Exploring rootlessness and confusion
The director, Frances Bodomo, originally from Ghana, talks about her film "Boneshaker" and African globalization.
The latest film by Nuotama Frances Bodomo, a Ghanaian filmmaker based in New York City, follows a Ghanaian immigrant family taking a road trip to a Pentecostal church in Louisiana to cure their violent daughter. As the family journeys to a tent revival at the ends of the levee-less Louisiana delta, they discover the complications of trying to perform a traditional ritual away from home. “Boneshaker” is a short but ambitious film that focuses on feelings of homelessness, landlessness, and rootlessness that accompany migration. I spoke with Frances Bodomo at the start of the 2012 New York African Film Festival.
Eardley: Boneshaker starts on the road in a car — a place usually associated with notions of freedom and sovereignty. So before I saw the film, I was preparing myself for a kind of long, Odyssey style epic that tests the possibility of human freedom, and ultimately leads the characters back home. But actually, you’ve given us this very compact, tight ten-minute action driven story. A sick girl enters a small African revivalist church in the middle of this swampy forest. She tries to submit herself to the healing that her grandmother knows will cure her. And that’s it — even though no one is completely satisfied by the outcome. There is a very interesting contrast between the epic framed by the road trip, and the almost microscopic journey that takes place within that frame. It is very straightforward storytelling that leaves a lot for the audience to sort out. Can you talk a little bit about your decision to tell this story around a car?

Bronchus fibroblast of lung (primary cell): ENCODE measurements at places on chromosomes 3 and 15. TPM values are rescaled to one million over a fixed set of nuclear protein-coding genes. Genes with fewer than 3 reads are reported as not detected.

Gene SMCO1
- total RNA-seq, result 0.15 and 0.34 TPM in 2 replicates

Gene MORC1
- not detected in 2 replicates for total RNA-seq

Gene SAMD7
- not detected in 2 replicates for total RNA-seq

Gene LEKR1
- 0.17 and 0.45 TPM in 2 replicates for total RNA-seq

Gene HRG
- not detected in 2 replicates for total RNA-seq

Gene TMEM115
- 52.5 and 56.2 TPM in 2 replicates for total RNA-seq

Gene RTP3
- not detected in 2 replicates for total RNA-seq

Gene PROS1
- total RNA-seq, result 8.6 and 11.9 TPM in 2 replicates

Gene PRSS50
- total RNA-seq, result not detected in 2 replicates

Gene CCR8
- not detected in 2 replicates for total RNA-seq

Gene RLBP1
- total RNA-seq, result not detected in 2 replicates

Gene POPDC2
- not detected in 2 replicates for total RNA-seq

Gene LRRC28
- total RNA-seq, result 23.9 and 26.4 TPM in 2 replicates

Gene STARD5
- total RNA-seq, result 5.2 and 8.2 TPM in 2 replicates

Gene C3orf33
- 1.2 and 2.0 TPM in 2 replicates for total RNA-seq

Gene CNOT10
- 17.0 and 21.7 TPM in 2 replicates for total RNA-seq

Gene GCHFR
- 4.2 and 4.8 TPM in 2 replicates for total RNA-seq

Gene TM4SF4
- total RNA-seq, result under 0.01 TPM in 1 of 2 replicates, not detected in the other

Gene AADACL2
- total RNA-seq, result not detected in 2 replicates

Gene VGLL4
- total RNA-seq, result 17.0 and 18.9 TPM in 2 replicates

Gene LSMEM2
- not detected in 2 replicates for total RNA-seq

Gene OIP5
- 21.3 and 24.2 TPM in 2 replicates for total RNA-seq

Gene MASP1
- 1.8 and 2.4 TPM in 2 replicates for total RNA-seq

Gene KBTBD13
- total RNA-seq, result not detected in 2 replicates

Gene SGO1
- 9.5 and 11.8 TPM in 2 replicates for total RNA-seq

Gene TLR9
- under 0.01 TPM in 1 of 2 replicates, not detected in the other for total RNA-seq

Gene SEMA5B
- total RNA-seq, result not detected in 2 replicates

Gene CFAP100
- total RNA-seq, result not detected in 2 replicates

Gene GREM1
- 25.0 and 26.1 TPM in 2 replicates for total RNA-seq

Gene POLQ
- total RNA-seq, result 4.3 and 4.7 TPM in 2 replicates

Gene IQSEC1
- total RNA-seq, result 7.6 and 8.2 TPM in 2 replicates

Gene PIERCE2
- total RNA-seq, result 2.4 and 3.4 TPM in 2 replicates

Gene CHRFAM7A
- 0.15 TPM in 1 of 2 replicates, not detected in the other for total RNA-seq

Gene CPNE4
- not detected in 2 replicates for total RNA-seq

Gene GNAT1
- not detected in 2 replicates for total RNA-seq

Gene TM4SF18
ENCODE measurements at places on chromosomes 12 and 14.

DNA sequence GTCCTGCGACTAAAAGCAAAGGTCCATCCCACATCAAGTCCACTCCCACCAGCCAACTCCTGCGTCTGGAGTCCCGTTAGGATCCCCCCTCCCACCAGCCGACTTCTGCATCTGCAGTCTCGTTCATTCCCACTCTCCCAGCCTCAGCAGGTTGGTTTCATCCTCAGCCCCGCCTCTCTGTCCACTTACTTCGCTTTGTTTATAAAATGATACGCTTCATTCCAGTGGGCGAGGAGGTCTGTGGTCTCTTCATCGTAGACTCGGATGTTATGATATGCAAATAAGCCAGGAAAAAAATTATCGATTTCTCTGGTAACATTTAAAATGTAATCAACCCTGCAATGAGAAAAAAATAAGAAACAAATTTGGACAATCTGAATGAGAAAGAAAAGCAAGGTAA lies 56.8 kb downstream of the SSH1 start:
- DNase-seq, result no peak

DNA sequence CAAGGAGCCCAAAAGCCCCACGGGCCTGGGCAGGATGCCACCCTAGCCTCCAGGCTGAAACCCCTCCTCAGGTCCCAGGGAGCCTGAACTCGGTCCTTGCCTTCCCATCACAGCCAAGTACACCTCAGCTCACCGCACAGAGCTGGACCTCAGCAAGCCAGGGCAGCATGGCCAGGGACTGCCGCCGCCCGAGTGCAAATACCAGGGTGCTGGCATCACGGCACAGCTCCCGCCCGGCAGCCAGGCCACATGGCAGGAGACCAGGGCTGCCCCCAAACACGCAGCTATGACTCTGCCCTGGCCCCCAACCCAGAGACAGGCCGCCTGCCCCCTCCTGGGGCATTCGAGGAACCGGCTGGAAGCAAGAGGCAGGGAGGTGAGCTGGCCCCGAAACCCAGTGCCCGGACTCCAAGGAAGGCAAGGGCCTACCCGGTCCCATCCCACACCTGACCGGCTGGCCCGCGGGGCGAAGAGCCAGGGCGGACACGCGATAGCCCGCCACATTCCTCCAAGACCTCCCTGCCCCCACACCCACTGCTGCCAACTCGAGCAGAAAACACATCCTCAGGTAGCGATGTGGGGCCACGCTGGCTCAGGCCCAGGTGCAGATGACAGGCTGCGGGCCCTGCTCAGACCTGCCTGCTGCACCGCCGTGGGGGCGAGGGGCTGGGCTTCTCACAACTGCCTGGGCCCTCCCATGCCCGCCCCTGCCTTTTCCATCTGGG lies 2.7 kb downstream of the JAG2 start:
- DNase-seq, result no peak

Bodomo: “Boneshaker” could be a long epic about an immigrant family’s everyday struggle in America. It could be about all the micro-aggressions (and overt aggressions) they face. But that’s a trope and that’s not the story I want to tell. I like the idea of telling the story at the end of the trip because, in a ten-minute space, you can read all the history of their struggle and yet watch it at its most active moment. That’s what film is good for! As for the car: in this small, confined space things reach a boiling point. The car is a wonderful microcosmic space that condenses the immigrant story to a moment of eruption and crisis. It makes the story about migration itself. And that’s a whole other set of questions and problems: who am I? Where do I belong? what happens when we move away from what is, or at least should be, familiar? I’m interested in exploring this rootlessness and confusion.
For me, these are very personal questions. I was born in Ghana to Ghanaian parents, but I grew up on all corners of the earth. My parents tried to take me (and later my sisters) to Ghana as often as they could. They wanted us to know that we were from Ghana and that it was home. For me, this felt arbitrary at best (in a powerful, painful kind of way).
But I don’t think you have to have a migrant childhood to ask these questions. The “country mouse moving to the big city” story is a varied one. As long as there have been cities there have been these stories that question a concrete sense of home. If you’ve moved, you’ve felt it. What seems distinct now is the radical acceleration of travel. We’re moving so quickly and to such varied places that the cultural mixes/juxtapositions make us feel like characters in the weird world of some absurdist play. Alice in Wonderland has very often been an inspiration for me — for Boneshaker, but also for a film I made in college called Coming To Coca-Cola Land.
The grandmother and father have such different frameworks for understanding the world; they fundamentally disagree about the cause of their daughter’s illness, and they argue about how to help her. The sick daughter is in a particularly tough situation because of this. There is a scene where she is looking out at the water, and she asks her sister how long would take to get home…